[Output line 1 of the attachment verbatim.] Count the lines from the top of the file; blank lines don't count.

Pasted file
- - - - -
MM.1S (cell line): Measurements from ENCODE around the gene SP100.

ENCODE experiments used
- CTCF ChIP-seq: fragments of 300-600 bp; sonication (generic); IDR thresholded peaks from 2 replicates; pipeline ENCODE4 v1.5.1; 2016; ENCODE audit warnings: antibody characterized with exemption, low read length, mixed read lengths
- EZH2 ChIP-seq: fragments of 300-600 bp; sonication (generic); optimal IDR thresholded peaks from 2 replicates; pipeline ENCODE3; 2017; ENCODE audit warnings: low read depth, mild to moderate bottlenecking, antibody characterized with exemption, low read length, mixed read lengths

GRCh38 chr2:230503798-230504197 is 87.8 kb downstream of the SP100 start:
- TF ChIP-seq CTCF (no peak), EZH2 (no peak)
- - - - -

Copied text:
MM.1S (cell line): Measurements from ENCODE around the gene SP100.